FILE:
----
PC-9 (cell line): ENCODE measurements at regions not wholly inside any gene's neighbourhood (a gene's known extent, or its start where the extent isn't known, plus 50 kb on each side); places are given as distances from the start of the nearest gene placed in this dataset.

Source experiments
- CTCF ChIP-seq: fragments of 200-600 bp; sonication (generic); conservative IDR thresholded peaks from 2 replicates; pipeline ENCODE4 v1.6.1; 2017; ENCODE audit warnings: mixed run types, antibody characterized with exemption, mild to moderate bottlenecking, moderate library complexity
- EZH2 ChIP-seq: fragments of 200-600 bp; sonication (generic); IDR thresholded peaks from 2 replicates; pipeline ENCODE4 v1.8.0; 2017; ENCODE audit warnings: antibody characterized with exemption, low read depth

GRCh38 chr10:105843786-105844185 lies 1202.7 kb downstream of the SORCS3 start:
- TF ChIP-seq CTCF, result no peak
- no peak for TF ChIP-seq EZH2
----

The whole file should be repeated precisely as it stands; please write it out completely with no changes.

PC-9 (cell line): ENCODE measurements at regions not wholly inside any gene's neighbourhood (a gene's known extent, or its start where the extent isn't known, plus 50 kb on each side); places are given as distances from the start of the nearest gene placed in this dataset.

Source experiments
- CTCF ChIP-seq: fragments of 200-600 bp; sonication (generic); conservative IDR thresholded peaks from 2 replicates; pipeline ENCODE4 v1.6.1; 2017; ENCODE audit warnings: mixed run types, antibody characterized with exemption, mild to moderate bottlenecking, moderate library complexity
- EZH2 ChIP-seq: fragments of 200-600 bp; sonication (generic); IDR thresholded peaks from 2 replicates; pipeline ENCODE4 v1.8.0; 2017; ENCODE audit warnings: antibody characterized with exemption, low read depth

GRCh38 chr10:105843786-105844185 lies 1202.7 kb downstream of the SORCS3 start:
- TF ChIP-seq CTCF, result no peak
- no peak for TF ChIP-seq EZH2